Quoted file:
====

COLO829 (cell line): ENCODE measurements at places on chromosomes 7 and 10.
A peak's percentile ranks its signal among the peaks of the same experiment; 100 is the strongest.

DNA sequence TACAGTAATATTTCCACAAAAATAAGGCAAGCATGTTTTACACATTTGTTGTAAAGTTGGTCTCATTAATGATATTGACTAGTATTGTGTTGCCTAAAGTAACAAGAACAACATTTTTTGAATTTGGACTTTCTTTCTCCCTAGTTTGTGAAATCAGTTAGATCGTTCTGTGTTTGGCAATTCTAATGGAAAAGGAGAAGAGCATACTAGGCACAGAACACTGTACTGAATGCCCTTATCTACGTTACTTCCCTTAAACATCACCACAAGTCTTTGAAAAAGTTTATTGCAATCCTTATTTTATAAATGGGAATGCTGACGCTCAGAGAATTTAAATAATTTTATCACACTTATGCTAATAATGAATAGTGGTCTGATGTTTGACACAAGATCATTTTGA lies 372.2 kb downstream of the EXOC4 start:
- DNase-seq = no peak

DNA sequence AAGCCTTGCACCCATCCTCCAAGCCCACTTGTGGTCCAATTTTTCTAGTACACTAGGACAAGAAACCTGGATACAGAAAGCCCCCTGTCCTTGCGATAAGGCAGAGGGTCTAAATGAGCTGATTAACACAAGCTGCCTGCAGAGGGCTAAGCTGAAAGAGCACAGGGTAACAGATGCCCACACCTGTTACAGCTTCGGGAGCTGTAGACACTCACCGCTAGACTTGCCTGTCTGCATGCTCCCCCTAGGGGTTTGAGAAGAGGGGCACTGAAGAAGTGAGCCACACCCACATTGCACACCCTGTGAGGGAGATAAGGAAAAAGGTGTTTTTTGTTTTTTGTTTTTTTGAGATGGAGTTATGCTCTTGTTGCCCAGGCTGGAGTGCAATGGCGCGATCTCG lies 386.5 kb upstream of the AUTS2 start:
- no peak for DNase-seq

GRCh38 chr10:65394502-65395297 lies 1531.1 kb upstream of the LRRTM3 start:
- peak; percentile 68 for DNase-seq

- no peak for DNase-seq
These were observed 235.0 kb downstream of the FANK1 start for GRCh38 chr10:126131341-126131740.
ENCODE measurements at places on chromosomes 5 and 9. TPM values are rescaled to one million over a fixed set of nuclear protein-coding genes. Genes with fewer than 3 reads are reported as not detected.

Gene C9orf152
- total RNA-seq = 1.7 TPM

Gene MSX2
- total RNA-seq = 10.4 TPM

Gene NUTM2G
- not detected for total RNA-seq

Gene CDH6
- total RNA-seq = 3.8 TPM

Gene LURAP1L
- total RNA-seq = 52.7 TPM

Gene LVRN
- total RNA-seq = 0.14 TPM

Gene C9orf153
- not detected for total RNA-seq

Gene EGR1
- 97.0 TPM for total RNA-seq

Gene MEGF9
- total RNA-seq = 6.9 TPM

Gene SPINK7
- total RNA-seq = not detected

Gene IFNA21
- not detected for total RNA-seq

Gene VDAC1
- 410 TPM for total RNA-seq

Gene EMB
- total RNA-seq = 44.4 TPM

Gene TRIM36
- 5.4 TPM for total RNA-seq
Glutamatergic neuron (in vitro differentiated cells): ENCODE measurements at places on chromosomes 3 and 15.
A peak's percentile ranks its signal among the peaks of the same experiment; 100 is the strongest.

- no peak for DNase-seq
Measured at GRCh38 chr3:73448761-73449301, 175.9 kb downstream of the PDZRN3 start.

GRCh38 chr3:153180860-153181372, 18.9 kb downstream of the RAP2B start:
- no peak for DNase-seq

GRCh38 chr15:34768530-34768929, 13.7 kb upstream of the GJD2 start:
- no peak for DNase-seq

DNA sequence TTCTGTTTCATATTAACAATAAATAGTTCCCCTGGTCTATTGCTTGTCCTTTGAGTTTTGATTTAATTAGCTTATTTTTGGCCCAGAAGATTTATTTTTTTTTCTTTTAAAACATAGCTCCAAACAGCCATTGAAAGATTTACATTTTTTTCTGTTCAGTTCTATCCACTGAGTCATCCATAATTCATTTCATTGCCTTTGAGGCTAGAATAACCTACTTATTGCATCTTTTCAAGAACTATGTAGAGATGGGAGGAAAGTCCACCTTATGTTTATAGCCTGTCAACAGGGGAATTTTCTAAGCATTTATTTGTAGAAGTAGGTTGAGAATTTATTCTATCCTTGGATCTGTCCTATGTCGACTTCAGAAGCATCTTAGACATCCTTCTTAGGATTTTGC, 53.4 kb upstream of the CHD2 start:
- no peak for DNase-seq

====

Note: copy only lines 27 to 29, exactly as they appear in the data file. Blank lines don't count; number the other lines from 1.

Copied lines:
- 97.0 TPM for total RNA-seq

Gene MEGF9
- total RNA-seq = 6.9 TPM